So, let me just start that I am not an American Idol fan. Having dabbled in vocal performance way back in my high school days, the concept was originally intriguing, but the novelty wore off pretty quickly for me. The good ones didn’t seem to get as far as they should have, and then a big part of it became all about the crazy. From the few performances I’ve seen over the last few years (because my mom’s been into it from the get-go), I’ve seen a lot of mediocre performers make it to the final competition. And part of it seems like these kids are there just because they’re a “token” combination of race or gender or style of singer or body type. At least that’s the impression I get.
But as I sat there watching the recorded show with my mom last week, as she dozed off between performances and skipped over the commercials and the “training” videos, I noticed a huge part of what made Idol bearable (for me) was completely absent.
I would think that with a panel of professionals like Jennifer Lopez, Randy Jackson and Steven Tyler, they would talk more about actual technique, offer notes for improvement and point out the flaws that are so apparent to this viewer at home. But after every performance from these kids, it was, “you’re awesome,” or “you made it your own,” “that’s what we’re talking about, dog” or “you can sing, so sing something that shows off more.” The last note there being about the closest that any of the three comes to saying anything negative about the contestant. You can pretty much fast-forward through the judges commentary, too, for all it’s actually worth.
And that’s something that’s been bothering me about the world in general, lately, too. The lack of honest criticism. We’re so afraid of hurting feelings or damaging someone’s overinflated sense of self that we tiptoe around subjects of substance. I’m not saying that we shouldn’t be considerate of how others feel, but in a setting that invites honest critique, why not offer up some actual HONEST CRITIQUE?
Back in the day when I was taking art classes, participating in writing workshops and paying for voice lessons, the only reason I was able to grow as an artist and improve on my abilities was because someone would tell me when what I was doing wasn’t working, when intentions didn’t come through, when I fell short, when I wasn’t perfect. Because while it’s always nice to hear that someone thinks you’re amazing, and there will always be certain friends or family members who will truly think that about you, where do you go from there if that’s all you get? The benefit of surrounding yourself with others who know your chosen craft is that you can learn from their expertise, experience and perspective and be challenged to improve.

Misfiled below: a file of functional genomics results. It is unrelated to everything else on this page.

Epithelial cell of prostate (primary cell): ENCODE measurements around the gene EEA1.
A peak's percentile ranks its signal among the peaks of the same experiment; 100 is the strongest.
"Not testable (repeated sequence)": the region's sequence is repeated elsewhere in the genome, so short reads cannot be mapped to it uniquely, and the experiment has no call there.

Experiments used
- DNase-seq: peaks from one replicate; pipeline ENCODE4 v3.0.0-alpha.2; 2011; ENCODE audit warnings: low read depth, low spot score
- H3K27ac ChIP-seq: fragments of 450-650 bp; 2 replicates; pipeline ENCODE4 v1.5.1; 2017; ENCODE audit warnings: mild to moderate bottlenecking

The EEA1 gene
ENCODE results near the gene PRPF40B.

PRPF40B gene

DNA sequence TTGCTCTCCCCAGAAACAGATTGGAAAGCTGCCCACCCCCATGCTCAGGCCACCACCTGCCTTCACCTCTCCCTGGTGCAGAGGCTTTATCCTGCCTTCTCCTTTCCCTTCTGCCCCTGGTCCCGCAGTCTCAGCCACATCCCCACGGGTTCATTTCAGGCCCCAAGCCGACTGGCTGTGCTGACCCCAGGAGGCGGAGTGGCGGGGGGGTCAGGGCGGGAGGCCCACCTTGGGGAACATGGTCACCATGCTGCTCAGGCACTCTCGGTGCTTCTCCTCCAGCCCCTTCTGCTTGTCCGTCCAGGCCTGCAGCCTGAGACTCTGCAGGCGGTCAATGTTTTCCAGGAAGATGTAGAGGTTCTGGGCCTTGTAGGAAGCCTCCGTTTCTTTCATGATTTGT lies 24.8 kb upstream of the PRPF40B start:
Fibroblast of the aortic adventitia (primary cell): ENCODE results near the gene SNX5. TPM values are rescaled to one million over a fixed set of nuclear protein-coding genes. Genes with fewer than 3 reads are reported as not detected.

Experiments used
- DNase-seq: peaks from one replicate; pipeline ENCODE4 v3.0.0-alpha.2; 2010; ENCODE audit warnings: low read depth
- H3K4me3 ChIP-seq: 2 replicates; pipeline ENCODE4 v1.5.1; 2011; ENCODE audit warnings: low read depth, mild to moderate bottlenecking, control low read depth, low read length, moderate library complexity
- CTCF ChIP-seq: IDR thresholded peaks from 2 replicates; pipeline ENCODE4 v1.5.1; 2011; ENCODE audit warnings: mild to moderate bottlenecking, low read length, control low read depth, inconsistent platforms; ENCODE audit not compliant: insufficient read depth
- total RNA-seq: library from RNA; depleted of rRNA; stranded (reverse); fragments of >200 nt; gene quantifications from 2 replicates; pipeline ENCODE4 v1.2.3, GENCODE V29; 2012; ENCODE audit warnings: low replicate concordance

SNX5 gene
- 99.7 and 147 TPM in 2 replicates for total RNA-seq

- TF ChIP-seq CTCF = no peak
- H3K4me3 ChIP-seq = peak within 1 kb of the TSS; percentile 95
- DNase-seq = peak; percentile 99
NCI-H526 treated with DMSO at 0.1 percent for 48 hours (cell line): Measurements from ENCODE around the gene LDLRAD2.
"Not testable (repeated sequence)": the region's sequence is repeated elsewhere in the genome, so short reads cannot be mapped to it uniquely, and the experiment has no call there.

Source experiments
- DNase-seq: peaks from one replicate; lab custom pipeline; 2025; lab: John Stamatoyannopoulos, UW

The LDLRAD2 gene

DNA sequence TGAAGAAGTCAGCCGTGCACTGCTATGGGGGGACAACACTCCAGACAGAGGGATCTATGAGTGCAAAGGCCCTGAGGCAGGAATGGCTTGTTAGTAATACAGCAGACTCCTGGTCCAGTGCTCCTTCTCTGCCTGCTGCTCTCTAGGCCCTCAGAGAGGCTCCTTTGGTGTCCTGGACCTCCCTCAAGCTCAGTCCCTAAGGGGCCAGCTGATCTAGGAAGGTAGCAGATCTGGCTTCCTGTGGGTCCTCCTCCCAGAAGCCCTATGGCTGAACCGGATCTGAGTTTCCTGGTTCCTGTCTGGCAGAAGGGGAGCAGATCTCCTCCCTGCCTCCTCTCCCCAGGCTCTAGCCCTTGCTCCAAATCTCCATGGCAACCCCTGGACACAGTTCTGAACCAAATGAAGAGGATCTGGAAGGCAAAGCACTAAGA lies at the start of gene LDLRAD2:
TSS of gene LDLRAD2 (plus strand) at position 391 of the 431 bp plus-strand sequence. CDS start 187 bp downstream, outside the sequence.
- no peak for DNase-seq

Now, it doesn’t do anyone any good to be constantly critical. But it’s equally important not to go overboard with heaps of praise. In workshops and critique, usually there is a discussion of what the aim of the piece or portfolio is, where the artist is succeeding, and then, where there is room for improvement. Some critics can be tough, but the thing about people is that we all have different tastes and different talents. Each artist can take or leave the criticism they get, but without hearing it, growth and improvement can be more difficult to come by.
What does it say about our culture if even our “critical” shows don’t actually criticize anymore? Is it because the contestants can’t handle it? I doubt it. Is it because none of the judges wants to be “that guy?” Perhaps. But you know what? Someone has to be. Or they’ll never learn. And just on a side note, Ryan Seacrest made it even worse. He reminded me of the defensive, overindulgent, helicopter parent standing up there deflecting every little bit of negativity heading in the direction of his precious flower of a genius contestant. At least in the fraction of rehearsal scenes my mom was too sleepy to skip over, it seemed like the Idol contestants were getting a few bits of productive feedback from their coaches.
So yeah, I probably still won’t be following this show’s present and future seasons if it continues. Not because the contestants aren’t talented, but because I’d rather not spend my free time watching more grown professionals tongue kiss the perky behinds of America’s youth.